Præsta, Pater ingénite, per Unigénitum tuum, Dóminum nostrum Iesum Christum, per quem tu hæc ómnia nobis indígnis servis tuis valde bona creas, sanctíficas, vivíficas ac præstas nobis, ut sint benedícta a te Deo nostro in sæcula sæculórum.
(This is the usual conclusion, evidently similar to the Roman Per quem hæc omnia.)
2. For the Second Sunday of Advent:
Deus, qui sic dilexísti mundum, ut Fílium tuum unigénitum dares pro mundo; tu hæc libámina tibi benedicénda assúme, et nobis tuæ benedictiónis dona largíre; ut qui, ob mystérium incarnatiónis suæ, hæc tibi sacrifícia veneránda litámus, horum sacrificiórum propitiatióne ómnibus criminíbus expiémur.
3. For the Third (just past):
Veni, Dómine, noli tardáre; reláxa facínora plebi tuæ, cónferens ómnibus vitæ præmium repromíssæ; ut sicut incarnatióne tua olim reparáti sumus, ita quoque te ad iudícium veniéntem placábilem sentiámus.
His quoque, te quæsumus, sacrifíciis nostris ita sanctificatiónem tuam infúnde, quo ex his sumptúri nullo decidámus in crímine, sed sanctificáti tuum, Dómine, mereámur advéntum impávidi sustinére.
(The first part is a curious riff on the Anamnesis, somewhat of a Syrian Jacobite flavour.)
4. For the Fourth (due this weekend):
Fácimus, Dómine, Fílii tui Dómini nostri Iesu Christi commemoratiónem, quod véniens ad hómines, humánam formam assúmpsit; quod pro homínibus quos creáverat rediméndis passiónem crucis est pro hóminum salúte perpéssus; quod superatúrus atque conculcatúrus débitam mortem nostram, mortem ultro suscépit pro nobis ipse indébitam; quod inférnum ex parte exspoliávit relinquéndo impíos, et sanctos qui ibídem tenebántur resúrgens secum in cæléstibus sublevándo; quod rédiens in cælum viam nobis patefécit, per quam conscendamus in cælum; quod ventúrus sit íterum ad iudícium vivórum et mortuórum scelerátos et peccatóres ætérno supplício damnatúrus, suísque fidélibus sua præcépta servántibus æternitátis suæ glóriam collatúrus.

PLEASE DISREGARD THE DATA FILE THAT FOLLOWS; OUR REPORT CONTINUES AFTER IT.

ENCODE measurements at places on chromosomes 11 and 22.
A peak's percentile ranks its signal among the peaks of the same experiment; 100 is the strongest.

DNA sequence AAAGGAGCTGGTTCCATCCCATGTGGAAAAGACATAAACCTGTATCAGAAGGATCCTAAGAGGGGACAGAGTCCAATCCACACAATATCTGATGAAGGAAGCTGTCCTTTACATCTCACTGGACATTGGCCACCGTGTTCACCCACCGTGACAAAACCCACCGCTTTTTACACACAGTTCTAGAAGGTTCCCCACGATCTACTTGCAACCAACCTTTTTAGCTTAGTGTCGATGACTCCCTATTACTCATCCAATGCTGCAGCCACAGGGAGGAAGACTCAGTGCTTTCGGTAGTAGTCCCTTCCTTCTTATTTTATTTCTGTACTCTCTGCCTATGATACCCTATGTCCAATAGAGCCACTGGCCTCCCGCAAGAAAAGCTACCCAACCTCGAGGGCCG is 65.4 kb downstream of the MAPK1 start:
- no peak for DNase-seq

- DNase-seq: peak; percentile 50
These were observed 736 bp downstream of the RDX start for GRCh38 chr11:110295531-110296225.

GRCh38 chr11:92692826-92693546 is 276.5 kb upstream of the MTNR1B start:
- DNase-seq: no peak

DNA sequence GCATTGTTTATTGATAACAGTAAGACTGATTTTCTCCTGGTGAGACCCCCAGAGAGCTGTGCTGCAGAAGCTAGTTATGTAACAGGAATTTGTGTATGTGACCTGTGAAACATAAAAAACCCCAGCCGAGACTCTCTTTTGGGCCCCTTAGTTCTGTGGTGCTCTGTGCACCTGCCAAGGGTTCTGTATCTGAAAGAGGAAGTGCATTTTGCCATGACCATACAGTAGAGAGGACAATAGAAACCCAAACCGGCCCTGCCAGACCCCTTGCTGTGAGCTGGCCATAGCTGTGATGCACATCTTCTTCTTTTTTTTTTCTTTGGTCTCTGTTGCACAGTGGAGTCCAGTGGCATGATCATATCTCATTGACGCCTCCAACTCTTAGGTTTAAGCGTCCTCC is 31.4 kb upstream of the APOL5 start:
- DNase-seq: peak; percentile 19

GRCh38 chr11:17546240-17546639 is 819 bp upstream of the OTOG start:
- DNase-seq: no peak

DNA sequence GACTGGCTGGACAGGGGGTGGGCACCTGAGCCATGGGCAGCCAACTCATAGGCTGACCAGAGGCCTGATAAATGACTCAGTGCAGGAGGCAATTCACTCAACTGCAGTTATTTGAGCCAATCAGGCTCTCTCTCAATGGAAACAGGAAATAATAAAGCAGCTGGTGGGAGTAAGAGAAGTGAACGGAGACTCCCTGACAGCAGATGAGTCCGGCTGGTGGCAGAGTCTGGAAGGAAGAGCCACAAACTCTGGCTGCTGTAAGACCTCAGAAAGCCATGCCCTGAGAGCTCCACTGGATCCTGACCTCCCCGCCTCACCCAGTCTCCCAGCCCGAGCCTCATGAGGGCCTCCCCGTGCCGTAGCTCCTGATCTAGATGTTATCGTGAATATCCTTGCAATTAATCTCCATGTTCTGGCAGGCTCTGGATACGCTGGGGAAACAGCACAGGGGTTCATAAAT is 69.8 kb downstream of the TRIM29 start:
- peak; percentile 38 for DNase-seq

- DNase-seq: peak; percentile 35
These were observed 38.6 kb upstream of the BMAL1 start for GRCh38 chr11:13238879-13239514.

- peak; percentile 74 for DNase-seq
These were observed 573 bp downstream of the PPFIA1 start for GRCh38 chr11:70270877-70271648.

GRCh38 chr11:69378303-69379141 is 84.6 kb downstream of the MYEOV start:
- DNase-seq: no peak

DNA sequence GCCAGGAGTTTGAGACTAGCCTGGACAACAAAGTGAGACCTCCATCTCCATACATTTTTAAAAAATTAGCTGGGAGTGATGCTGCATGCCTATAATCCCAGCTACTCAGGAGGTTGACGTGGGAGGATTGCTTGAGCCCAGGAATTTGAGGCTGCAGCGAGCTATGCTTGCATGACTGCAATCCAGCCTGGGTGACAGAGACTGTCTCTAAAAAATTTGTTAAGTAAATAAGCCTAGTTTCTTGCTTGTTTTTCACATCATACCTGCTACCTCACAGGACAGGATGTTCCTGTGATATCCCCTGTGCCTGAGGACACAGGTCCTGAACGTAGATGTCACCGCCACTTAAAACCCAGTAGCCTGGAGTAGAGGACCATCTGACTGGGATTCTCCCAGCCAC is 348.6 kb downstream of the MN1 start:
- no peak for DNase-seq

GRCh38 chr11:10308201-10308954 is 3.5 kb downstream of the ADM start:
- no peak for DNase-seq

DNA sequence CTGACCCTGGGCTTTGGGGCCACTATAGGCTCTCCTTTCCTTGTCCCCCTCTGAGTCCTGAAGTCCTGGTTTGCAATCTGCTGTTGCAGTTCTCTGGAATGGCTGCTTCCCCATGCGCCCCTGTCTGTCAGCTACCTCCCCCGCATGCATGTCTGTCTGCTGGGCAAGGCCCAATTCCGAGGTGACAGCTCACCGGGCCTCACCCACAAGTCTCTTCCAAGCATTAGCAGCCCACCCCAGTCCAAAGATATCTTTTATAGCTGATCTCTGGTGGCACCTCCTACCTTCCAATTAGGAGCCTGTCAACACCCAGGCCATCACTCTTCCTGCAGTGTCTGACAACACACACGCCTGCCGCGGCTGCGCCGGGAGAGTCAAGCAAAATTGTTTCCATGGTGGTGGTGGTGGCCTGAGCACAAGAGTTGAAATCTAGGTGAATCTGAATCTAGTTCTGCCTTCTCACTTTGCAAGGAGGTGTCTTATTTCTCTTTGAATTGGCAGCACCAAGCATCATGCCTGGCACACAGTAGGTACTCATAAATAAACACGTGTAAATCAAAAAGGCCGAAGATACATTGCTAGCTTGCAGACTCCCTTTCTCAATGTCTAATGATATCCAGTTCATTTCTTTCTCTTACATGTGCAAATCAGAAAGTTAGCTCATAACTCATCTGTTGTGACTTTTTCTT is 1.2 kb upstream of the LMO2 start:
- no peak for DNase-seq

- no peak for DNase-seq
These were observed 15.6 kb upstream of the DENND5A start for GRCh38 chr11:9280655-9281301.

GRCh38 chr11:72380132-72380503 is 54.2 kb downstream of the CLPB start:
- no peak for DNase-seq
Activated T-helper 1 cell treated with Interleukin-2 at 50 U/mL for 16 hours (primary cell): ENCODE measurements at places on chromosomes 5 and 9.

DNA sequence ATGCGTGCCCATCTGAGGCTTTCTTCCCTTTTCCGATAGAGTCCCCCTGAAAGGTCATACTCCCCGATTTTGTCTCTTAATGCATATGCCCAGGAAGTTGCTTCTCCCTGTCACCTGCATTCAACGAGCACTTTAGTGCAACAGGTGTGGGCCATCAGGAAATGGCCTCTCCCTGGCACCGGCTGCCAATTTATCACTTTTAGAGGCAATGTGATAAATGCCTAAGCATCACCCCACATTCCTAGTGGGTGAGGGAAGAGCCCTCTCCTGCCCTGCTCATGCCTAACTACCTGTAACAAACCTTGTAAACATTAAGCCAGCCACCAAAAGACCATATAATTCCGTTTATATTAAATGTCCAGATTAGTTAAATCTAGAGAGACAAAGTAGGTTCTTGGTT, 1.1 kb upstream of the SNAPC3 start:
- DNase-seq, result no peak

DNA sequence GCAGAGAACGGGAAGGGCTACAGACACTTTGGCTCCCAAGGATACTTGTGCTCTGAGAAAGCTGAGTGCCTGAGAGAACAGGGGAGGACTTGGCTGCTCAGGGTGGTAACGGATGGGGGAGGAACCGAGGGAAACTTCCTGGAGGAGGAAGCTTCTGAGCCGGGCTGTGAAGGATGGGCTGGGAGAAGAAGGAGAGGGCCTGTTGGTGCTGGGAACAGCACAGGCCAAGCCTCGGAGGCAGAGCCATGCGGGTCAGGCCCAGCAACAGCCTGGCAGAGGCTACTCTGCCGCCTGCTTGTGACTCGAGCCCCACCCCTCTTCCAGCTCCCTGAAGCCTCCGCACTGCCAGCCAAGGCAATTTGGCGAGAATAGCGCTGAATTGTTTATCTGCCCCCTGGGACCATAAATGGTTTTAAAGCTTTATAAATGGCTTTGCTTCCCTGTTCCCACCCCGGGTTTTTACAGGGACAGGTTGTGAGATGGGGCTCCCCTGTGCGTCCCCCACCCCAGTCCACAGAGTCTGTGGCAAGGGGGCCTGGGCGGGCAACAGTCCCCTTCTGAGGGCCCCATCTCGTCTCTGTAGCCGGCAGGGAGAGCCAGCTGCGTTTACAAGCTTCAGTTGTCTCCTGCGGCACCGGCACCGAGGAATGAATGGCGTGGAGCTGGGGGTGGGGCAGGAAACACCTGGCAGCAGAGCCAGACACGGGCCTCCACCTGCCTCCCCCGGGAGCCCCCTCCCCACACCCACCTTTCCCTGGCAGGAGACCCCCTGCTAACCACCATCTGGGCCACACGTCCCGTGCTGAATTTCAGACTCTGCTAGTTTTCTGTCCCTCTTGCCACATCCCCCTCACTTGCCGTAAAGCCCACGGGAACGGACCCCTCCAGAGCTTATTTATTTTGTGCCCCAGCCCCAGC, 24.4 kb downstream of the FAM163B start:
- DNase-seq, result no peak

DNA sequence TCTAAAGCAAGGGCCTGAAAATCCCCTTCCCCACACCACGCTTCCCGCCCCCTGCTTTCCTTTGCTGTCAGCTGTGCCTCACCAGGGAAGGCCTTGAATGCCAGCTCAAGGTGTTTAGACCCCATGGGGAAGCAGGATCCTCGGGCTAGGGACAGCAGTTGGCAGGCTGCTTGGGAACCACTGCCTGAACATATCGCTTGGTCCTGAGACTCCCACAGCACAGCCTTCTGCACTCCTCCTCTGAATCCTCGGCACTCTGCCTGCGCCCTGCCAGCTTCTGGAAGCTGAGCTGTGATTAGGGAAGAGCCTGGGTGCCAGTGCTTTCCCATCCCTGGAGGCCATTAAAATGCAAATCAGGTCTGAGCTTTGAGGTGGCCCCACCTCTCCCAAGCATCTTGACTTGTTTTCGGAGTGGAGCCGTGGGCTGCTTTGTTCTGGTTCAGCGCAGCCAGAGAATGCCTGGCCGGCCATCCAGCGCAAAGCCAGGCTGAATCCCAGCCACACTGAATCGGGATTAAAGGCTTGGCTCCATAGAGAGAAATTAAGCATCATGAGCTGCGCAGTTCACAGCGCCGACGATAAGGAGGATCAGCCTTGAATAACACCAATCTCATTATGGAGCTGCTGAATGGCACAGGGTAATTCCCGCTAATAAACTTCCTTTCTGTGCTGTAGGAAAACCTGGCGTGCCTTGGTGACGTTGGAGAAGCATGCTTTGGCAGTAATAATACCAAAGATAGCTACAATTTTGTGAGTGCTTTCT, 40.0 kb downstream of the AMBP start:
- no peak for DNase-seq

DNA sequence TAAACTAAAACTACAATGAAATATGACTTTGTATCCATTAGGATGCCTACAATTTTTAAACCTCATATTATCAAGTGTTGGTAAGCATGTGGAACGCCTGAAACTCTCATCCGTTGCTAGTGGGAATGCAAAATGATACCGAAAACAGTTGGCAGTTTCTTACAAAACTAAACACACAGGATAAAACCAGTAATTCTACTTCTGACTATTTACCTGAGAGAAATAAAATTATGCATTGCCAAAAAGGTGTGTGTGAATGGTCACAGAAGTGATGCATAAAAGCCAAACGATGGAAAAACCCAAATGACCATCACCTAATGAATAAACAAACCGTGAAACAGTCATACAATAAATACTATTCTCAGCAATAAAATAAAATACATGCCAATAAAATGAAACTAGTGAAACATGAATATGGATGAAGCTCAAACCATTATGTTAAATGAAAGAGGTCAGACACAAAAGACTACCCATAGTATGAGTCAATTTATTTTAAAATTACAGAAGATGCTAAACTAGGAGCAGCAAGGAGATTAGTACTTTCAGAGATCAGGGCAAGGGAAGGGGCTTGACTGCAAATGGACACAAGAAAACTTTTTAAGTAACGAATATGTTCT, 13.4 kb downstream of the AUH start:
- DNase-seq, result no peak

Per ipsum te ergo, summe Pater, exspóscimus, ut hanc tuæ placatiónis hóstiam, quam tibi offérimus, e mánibus nostris placátus accípias, eámque de cælica a sede placátu vultu respíciens benedícas, ut quotquot ex eius sumptu libavérimus, salubritátem ac remédium ánimæ et córporis hauriámus.
(This last, lengthier prayer contains an anamnesis in its first paragraph, and its second a very compressed parallel to the thoughts in the Roman Unde et memores and Supplices te rogamus.)
P.S. Here is the alternate form of the concluding formula above:
Te præstánte, sancte Dómine, quia tu hæc ómnia nobis indígnis servis tuis valde bona creas, sanctíficas, vivíficas ac præstas nobis, ut sint benedícta a te Deo nostro in sæcula sæculórum.
Sorry for the mix-up!
In the Byzantine Rites, there is a double adoration: 1) after each of the institution fomulae; 2) more profoundly after the words of the Epiclesis. As to when the consecration and transubstantiation takes place, there are 3 answers; the best, I believe, to be that the whole Anaphora (Canon) is what makes Christ present through the action of the Holy Spirit.
One can never make too many genuflections (in the Western Rites) or metanias (in the Eastern Rites).